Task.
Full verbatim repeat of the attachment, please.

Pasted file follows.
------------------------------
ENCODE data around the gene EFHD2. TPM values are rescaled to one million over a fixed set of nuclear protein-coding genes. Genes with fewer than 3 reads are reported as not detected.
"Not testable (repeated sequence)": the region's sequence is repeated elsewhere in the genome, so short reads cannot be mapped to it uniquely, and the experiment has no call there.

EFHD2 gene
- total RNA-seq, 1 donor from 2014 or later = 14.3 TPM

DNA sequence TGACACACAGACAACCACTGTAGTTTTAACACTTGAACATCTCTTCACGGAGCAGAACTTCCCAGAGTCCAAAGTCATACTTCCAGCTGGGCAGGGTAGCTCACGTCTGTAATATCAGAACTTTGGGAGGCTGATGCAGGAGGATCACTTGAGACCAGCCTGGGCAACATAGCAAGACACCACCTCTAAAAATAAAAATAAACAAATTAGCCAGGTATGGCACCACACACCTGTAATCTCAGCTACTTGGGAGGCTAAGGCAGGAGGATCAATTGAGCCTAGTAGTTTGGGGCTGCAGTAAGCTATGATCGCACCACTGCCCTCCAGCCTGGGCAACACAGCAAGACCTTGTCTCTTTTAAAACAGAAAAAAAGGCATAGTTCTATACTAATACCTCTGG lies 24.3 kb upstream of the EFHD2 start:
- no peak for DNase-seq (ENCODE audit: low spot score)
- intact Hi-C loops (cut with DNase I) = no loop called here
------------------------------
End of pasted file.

ENCODE data around the gene EFHD2. TPM values are rescaled to one million over a fixed set of nuclear protein-coding genes. Genes with fewer than 3 reads are reported as not detected.
"Not testable (repeated sequence)": the region's sequence is repeated elsewhere in the genome, so short reads cannot be mapped to it uniquely, and the experiment has no call there.

EFHD2 gene
- total RNA-seq, 1 donor from 2014 or later = 14.3 TPM

DNA sequence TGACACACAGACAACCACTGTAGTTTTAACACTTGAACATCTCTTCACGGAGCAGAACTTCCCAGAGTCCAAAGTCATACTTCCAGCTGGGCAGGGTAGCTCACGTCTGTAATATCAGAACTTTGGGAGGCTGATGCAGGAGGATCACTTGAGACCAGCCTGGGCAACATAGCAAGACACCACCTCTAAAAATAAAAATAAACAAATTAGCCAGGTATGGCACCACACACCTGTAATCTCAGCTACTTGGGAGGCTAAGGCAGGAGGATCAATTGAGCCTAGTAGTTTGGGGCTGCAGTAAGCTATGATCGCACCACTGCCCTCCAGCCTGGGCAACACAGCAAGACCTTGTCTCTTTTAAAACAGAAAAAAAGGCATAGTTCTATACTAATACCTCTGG lies 24.3 kb upstream of the EFHD2 start:
- no peak for DNase-seq (ENCODE audit: low spot score)
- intact Hi-C loops (cut with DNase I) = no loop called here